Stories that meander without much guidance or purpose are an annoyance in my opinion, so with that one sentence Philbrick set me fervently against his beloved book, hundreds of pages of randomness are not an appealing proposition. Again, I can see how such a statement could recall those who had previously read Moby-Dick, reminding them of that farrago of subjects they so enjoyed, but it is not particularly convincing for someone who was unsure about reading it in the first place.

Why Read Moby-Dick is, physically, a gorgeous little book. It would make a wonderful gift for the Melville devotee in your life, and would likely encourage them to return to the book. If you are the devotee, however, do not expect it to convert your loved ones. On the other hand, even Philbrick himself does not necessarily advocate that one read the entire book every time, so perhaps he can at least convince the unsure to read a line, a page, a chapter.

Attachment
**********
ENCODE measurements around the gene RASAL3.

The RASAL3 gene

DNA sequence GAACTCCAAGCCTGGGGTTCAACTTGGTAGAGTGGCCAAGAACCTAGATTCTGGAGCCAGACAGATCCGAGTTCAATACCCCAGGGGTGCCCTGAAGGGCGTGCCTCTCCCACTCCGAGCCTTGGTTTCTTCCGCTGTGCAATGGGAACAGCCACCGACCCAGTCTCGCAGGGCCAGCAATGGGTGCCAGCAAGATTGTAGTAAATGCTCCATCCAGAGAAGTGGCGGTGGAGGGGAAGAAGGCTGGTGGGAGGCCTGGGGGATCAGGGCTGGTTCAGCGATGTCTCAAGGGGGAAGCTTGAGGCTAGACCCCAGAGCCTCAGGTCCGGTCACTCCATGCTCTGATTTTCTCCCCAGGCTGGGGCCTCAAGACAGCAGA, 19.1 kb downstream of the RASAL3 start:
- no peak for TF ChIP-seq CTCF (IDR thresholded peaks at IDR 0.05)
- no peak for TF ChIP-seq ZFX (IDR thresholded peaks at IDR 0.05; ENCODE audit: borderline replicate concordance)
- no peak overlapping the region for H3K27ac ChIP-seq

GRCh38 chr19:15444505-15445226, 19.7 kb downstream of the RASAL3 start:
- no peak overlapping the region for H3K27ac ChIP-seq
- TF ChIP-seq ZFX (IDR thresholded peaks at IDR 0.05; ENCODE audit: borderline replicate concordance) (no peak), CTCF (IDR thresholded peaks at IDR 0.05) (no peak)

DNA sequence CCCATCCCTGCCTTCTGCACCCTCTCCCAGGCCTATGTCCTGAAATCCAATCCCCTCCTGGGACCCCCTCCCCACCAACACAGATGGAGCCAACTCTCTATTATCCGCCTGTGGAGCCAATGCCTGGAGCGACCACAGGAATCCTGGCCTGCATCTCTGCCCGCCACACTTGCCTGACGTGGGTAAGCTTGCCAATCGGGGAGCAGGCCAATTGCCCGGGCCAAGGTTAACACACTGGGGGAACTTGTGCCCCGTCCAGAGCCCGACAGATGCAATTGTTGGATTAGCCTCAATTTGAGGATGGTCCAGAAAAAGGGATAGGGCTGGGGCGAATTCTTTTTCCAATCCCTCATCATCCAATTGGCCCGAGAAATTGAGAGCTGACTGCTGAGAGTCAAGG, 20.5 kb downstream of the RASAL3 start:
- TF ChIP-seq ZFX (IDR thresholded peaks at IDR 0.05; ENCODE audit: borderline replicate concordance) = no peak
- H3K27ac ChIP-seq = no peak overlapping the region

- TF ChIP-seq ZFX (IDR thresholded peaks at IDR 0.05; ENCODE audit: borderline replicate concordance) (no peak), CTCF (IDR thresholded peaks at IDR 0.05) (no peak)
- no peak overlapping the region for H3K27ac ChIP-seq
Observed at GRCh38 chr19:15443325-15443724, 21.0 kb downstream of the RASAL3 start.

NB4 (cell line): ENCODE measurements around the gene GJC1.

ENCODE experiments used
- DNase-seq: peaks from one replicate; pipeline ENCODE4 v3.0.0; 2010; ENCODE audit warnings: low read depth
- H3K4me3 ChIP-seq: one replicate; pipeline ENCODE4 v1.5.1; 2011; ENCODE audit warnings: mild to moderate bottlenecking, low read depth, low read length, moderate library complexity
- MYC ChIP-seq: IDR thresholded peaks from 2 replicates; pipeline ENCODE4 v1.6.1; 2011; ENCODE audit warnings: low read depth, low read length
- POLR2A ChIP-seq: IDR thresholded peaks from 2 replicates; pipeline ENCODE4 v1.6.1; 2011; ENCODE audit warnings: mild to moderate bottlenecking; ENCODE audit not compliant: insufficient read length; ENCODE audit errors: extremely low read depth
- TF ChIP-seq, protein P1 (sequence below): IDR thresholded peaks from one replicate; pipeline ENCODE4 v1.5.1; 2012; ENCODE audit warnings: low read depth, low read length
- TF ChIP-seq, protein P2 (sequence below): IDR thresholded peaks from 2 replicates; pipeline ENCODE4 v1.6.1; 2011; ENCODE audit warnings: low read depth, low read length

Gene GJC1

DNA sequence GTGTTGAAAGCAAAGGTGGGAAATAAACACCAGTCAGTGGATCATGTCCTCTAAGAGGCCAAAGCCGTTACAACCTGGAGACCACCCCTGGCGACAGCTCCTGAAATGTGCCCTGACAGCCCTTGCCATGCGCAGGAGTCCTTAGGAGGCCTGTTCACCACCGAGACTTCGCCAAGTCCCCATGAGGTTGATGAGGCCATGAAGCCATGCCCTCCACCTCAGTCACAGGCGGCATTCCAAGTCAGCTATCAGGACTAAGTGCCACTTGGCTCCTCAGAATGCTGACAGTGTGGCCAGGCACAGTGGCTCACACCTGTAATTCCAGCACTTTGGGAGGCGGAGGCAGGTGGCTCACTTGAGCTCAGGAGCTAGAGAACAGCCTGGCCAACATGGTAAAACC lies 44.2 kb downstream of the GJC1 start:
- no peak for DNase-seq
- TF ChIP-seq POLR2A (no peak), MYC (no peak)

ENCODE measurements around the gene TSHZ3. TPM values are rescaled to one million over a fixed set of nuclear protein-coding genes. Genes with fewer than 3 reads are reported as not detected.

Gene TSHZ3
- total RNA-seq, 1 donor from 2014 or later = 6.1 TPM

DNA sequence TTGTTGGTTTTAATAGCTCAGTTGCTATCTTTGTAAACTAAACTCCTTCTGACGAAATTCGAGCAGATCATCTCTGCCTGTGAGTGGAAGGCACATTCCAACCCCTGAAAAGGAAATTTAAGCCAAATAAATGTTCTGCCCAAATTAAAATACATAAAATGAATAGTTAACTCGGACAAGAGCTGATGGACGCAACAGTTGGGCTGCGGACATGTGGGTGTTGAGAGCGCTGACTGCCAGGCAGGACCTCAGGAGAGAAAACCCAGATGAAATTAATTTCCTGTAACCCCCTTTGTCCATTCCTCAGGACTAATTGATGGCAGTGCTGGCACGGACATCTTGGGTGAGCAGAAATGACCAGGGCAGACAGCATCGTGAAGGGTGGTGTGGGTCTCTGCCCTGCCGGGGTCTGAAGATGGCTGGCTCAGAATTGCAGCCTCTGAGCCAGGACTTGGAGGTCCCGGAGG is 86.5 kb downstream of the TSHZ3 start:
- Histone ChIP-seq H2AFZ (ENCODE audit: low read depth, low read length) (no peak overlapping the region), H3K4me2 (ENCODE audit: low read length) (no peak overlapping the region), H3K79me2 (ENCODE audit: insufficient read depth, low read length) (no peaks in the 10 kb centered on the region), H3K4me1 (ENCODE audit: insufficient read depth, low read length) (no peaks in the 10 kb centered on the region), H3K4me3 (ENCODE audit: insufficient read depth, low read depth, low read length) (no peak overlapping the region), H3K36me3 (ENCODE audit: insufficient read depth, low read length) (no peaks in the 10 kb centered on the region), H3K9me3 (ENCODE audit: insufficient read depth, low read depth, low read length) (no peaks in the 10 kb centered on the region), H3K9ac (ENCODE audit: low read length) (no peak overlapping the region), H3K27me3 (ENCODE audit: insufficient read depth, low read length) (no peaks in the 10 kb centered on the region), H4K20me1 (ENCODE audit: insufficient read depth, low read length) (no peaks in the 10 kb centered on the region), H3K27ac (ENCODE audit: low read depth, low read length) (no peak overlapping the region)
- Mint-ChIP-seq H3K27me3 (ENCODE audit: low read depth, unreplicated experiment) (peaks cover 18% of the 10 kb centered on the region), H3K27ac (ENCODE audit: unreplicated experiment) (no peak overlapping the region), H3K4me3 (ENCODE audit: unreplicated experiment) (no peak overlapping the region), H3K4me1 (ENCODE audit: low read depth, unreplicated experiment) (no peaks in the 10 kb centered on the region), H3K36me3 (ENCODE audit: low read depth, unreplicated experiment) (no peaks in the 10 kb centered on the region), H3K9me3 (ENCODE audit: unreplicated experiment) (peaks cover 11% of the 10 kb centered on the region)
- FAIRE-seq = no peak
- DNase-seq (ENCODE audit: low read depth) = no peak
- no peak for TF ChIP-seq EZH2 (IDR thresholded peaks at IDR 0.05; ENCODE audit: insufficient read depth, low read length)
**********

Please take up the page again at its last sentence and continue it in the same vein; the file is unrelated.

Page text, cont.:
I am not one of those purists who insist on reading the entire untruncated text at all costs. Moby-Dick is a long book, and time is short. Even a sentence, a mere phrase will do. -p. 9

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Margaret Mitchell’s Gone With the Wind by Ellen F. Brown and John Wiley, Jr. – Book Review

Margaret Mitchell’s Gone With the Wind: A Bestseller’s Odyssey from Atlanta to Hollywood by Ellen F Brown and John Wiley, Jr.
Published by Taylor Trade

In 1935, Margaret Mitchell had a manuscript. By 1940, her book had sold well over a million copies and the movie based on it became the first film ever to gross one million dollars in a single week. Over the next 20 years, Macmillan continually received fan mail for Gone With the Wind, an average of ninety letters a month. By 2010, more than thirty million copies of Gone With the Wind had been printed world-wide. How, though, did this happen? Luck, hard work, or some combination thereof?